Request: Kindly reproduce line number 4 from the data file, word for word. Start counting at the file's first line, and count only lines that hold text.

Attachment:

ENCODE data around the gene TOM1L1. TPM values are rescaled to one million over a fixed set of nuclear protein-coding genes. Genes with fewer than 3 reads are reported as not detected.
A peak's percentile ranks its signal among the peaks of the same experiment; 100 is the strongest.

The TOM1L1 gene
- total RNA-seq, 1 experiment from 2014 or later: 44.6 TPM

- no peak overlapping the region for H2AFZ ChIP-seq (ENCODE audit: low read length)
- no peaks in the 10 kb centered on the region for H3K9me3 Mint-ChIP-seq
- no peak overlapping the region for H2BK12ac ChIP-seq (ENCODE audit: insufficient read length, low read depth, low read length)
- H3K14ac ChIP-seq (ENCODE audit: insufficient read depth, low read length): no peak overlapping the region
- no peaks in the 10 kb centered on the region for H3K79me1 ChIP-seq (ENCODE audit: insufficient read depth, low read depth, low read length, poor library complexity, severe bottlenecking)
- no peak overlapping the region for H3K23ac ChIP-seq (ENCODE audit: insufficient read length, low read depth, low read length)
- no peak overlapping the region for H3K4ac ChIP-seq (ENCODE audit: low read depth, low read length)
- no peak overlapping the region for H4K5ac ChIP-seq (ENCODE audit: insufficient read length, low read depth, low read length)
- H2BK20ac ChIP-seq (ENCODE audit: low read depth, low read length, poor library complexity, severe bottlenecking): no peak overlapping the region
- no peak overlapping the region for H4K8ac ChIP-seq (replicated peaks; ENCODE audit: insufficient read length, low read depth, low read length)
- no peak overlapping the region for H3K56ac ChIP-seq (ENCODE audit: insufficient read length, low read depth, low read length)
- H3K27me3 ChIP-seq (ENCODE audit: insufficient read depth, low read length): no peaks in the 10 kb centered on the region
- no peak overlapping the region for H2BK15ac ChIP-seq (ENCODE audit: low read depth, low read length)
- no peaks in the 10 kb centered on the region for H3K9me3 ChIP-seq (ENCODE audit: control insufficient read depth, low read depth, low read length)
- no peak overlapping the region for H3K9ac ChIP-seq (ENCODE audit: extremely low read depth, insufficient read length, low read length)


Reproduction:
- total RNA-seq, 1 experiment from 2014 or later: 44.6 TPM